The first bridge is heard next, which is five measures long. Ringo’s beat throughout the bridge is focused on the snare and kick drum only without any use of cymbals whatsoever. George plays a fragrant winding lead guitar passage throughout the chord changes of this bridge. The overdubbed background vocals play a somewhat big role in this section of the song, slowly holding out the syllables of “se – xy – sad – ie” throughout the first two measures and then, in the fifth measure, quickly singing “sexy sadie – she’s the greatest,” mimicking John’s lead vocals at that point. Double-tracking is evident in most of John’s lead vocals during the bridge, but Paul’s piano work is pushed more into the background, revealing instead his Hammond organ chords as a backdrop to the proceedings.

Paul on Piano in 1968 (foto

The Beatles Kingdom (foto

Next comes the third verse, which begins with the background vocals returning to “wah-wah”s into the second measure. Ringo keeps up the snare and kick drum pattern for the first measure of this verse which then results in him performing a drum fill at the end of the first measure to go back to his hi-hat drum pattern from the previous verses, then adding another drum fill in the fifth measure. Paul puts in a frilly piano accent at the end of the second measure while John’s lead vocals go in-and-out of double-tracking throughout the verse, most notable on the final line “oh, how did you know.” The background vocals kick back in with “wah-wah”s in the sixth and seventh measures as in the first verse.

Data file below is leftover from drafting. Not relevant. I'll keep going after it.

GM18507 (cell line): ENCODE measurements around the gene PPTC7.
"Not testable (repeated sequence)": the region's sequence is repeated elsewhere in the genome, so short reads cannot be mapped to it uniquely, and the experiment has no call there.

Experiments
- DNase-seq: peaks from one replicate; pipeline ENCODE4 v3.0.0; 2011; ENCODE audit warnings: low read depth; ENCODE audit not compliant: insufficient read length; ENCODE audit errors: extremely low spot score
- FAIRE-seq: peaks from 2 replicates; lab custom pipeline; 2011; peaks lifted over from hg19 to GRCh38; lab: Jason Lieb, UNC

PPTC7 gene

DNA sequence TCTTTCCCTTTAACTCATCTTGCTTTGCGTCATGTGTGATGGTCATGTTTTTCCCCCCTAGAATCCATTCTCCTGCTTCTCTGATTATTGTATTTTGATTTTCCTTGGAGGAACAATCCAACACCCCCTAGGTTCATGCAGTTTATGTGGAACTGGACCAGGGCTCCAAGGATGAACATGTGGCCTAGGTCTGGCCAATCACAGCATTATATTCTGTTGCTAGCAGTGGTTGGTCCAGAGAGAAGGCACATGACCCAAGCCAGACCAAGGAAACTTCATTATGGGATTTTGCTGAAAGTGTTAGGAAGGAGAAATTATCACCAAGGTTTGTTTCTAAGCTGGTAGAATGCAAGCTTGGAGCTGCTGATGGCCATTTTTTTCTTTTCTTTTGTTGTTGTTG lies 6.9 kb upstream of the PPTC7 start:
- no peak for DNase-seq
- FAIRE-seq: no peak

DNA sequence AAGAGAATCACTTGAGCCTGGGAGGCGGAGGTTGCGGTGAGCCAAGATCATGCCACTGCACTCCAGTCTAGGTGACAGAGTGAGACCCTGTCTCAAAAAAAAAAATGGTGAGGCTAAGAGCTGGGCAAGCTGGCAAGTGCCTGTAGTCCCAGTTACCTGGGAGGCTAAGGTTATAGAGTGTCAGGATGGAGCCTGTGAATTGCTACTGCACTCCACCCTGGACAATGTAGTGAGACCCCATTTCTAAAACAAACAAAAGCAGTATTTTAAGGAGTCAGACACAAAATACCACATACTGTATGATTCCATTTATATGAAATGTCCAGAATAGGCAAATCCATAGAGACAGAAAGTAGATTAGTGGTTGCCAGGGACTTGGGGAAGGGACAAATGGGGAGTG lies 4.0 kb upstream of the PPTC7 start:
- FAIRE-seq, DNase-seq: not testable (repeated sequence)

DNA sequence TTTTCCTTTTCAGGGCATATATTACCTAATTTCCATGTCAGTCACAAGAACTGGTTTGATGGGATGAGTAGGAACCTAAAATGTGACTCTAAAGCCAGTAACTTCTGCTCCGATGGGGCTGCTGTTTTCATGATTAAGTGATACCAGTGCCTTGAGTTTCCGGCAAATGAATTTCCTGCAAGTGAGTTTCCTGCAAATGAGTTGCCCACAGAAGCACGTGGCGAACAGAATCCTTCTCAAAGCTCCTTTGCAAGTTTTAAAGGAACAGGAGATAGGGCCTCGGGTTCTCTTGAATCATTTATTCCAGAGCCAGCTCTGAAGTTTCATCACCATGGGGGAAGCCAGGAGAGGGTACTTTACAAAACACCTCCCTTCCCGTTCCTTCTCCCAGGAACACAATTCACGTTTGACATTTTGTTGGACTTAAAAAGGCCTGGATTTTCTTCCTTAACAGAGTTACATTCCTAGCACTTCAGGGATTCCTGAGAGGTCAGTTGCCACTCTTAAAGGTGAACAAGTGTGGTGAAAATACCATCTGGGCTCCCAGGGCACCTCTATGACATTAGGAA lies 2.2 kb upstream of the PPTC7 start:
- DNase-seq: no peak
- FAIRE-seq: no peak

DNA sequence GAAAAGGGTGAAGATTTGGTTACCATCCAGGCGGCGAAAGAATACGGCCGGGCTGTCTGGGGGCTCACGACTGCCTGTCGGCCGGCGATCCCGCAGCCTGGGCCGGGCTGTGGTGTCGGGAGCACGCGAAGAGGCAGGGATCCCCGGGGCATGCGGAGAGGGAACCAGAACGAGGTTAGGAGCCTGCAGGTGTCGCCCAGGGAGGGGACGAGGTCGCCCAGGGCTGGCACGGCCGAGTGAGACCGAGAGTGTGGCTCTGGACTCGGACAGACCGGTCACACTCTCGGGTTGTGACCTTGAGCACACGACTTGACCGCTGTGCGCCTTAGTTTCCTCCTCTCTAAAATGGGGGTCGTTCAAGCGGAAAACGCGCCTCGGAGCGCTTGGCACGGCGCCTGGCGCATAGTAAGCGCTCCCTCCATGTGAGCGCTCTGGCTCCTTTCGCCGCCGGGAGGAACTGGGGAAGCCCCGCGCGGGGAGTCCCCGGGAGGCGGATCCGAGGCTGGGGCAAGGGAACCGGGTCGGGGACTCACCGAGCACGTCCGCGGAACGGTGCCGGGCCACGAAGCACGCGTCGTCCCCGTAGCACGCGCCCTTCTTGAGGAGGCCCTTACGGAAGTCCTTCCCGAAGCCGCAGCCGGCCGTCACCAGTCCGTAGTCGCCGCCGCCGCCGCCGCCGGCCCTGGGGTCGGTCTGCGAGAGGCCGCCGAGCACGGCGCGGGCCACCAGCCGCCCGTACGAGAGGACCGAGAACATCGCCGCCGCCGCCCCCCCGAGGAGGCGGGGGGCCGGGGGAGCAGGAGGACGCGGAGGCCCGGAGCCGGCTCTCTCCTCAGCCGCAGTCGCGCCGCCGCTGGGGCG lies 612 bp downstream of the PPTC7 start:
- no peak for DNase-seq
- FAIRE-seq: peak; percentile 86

Paul sings Hey Jude in Studio (foto

The fourth verse is also similar in many respects, Ringo performing fills in the third, fifth and seventh measures again as he did in the second verse. Paul’s frilly piano accent is heard again in the second measure but more prominently this time. The background “wah-wah”s are heard in the usual places, measures one, two, six and seven, while John’s vocal double-tracking is still heard periodically as on the phrase “big you are” in the second measure. This goes directly into the second bridge which is virtually a repeat of the first bridge except with different lyrics.

George Harrison in 1968 Close Up (foto Pinterest)

George Harrison S Birthday in India (foto